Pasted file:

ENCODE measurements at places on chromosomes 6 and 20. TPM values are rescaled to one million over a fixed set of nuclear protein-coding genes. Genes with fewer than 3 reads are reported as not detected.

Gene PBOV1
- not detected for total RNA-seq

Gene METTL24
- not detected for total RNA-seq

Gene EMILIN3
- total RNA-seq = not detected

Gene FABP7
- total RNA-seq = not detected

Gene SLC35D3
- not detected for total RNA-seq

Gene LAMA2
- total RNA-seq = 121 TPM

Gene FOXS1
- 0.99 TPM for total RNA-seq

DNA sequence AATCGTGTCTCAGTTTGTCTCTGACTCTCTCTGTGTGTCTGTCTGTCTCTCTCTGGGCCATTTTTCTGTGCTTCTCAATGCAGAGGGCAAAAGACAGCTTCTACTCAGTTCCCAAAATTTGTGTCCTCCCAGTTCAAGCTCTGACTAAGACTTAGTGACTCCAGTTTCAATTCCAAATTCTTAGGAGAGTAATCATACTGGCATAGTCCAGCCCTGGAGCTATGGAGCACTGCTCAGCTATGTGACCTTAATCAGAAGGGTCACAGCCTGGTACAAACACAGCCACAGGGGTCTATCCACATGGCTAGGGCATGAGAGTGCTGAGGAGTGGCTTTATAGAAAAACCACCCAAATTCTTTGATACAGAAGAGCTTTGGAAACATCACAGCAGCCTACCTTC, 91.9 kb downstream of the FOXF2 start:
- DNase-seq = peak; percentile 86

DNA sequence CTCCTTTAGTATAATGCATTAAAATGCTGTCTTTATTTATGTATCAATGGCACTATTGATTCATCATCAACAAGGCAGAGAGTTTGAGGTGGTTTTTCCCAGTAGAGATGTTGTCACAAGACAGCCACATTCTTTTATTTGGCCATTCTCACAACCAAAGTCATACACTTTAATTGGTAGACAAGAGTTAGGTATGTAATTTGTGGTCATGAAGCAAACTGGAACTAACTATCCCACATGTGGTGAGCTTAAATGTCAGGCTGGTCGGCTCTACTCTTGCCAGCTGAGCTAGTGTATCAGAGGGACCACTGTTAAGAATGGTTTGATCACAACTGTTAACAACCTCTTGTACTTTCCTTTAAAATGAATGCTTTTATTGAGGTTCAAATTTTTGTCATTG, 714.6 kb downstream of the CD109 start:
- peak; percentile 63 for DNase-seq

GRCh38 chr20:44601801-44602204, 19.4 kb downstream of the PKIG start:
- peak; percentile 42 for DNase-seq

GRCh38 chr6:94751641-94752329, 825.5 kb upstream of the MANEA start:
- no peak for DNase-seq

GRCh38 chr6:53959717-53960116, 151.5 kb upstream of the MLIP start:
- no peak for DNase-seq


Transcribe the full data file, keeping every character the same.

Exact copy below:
ENCODE measurements at places on chromosomes 6 and 20. TPM values are rescaled to one million over a fixed set of nuclear protein-coding genes. Genes with fewer than 3 reads are reported as not detected.

Gene PBOV1
- not detected for total RNA-seq

Gene METTL24
- not detected for total RNA-seq

Gene EMILIN3
- total RNA-seq = not detected

Gene FABP7
- total RNA-seq = not detected

Gene SLC35D3
- not detected for total RNA-seq

Gene LAMA2
- total RNA-seq = 121 TPM

Gene FOXS1
- 0.99 TPM for total RNA-seq

DNA sequence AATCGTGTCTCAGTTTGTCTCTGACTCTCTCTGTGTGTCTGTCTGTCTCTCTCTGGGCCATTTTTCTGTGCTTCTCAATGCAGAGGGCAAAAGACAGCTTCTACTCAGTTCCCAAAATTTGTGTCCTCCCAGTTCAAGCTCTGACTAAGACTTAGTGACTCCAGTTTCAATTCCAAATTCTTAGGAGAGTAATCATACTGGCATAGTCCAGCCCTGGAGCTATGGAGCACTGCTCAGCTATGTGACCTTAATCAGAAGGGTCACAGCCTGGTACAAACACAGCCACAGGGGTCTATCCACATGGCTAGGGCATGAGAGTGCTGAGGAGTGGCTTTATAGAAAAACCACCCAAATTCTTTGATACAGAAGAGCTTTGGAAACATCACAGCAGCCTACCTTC, 91.9 kb downstream of the FOXF2 start:
- DNase-seq = peak; percentile 86

DNA sequence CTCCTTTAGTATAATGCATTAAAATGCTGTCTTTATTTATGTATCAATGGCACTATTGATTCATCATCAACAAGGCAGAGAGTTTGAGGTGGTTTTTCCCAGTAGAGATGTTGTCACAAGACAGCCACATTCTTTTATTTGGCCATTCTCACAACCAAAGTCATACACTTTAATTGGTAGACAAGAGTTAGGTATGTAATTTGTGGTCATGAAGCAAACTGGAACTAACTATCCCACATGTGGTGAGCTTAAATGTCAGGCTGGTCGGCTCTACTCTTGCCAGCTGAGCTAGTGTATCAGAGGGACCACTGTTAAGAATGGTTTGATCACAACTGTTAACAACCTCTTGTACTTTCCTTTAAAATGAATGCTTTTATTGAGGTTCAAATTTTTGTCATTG, 714.6 kb downstream of the CD109 start:
- peak; percentile 63 for DNase-seq

GRCh38 chr20:44601801-44602204, 19.4 kb downstream of the PKIG start:
- peak; percentile 42 for DNase-seq

GRCh38 chr6:94751641-94752329, 825.5 kb upstream of the MANEA start:
- no peak for DNase-seq

GRCh38 chr6:53959717-53960116, 151.5 kb upstream of the MLIP start:
- no peak for DNase-seq